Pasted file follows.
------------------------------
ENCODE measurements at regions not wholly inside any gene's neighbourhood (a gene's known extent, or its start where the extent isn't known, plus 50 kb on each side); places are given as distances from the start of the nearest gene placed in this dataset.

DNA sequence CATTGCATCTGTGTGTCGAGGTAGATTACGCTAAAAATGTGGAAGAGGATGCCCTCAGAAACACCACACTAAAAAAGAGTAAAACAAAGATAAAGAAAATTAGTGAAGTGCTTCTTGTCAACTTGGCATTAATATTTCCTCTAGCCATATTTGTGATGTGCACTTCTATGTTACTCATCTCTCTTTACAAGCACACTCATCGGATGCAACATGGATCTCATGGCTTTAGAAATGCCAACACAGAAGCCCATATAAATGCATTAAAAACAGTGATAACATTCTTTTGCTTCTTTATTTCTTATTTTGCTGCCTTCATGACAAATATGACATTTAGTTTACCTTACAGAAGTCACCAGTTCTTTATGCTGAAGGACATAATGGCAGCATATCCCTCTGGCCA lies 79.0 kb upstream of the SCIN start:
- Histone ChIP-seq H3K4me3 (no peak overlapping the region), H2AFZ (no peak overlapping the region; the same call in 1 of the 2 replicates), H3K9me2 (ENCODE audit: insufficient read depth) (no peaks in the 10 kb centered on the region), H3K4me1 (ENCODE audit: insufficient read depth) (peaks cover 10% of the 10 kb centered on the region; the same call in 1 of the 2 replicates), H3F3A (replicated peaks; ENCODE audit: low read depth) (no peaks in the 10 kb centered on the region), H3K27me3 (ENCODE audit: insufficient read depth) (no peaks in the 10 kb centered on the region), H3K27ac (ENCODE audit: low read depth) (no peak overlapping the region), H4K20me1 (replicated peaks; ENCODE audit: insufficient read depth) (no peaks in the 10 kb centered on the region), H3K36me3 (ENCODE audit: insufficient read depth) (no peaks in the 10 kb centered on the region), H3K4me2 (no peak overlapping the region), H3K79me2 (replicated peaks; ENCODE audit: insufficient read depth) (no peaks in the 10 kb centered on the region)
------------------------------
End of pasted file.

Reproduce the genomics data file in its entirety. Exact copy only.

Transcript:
ENCODE measurements at regions not wholly inside any gene's neighbourhood (a gene's known extent, or its start where the extent isn't known, plus 50 kb on each side); places are given as distances from the start of the nearest gene placed in this dataset.

DNA sequence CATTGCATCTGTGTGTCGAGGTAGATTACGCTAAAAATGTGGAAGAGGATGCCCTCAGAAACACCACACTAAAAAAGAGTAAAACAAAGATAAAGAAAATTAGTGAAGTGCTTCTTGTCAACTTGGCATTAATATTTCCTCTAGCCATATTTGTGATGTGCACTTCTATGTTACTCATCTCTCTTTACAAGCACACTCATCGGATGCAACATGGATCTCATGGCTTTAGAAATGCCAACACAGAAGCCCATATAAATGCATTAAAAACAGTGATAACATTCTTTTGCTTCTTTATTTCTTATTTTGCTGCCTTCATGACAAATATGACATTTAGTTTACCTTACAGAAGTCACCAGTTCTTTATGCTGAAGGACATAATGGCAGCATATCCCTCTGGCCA lies 79.0 kb upstream of the SCIN start:
- Histone ChIP-seq H3K4me3 (no peak overlapping the region), H2AFZ (no peak overlapping the region; the same call in 1 of the 2 replicates), H3K9me2 (ENCODE audit: insufficient read depth) (no peaks in the 10 kb centered on the region), H3K4me1 (ENCODE audit: insufficient read depth) (peaks cover 10% of the 10 kb centered on the region; the same call in 1 of the 2 replicates), H3F3A (replicated peaks; ENCODE audit: low read depth) (no peaks in the 10 kb centered on the region), H3K27me3 (ENCODE audit: insufficient read depth) (no peaks in the 10 kb centered on the region), H3K27ac (ENCODE audit: low read depth) (no peak overlapping the region), H4K20me1 (replicated peaks; ENCODE audit: insufficient read depth) (no peaks in the 10 kb centered on the region), H3K36me3 (ENCODE audit: insufficient read depth) (no peaks in the 10 kb centered on the region), H3K4me2 (no peak overlapping the region), H3K79me2 (replicated peaks; ENCODE audit: insufficient read depth) (no peaks in the 10 kb centered on the region)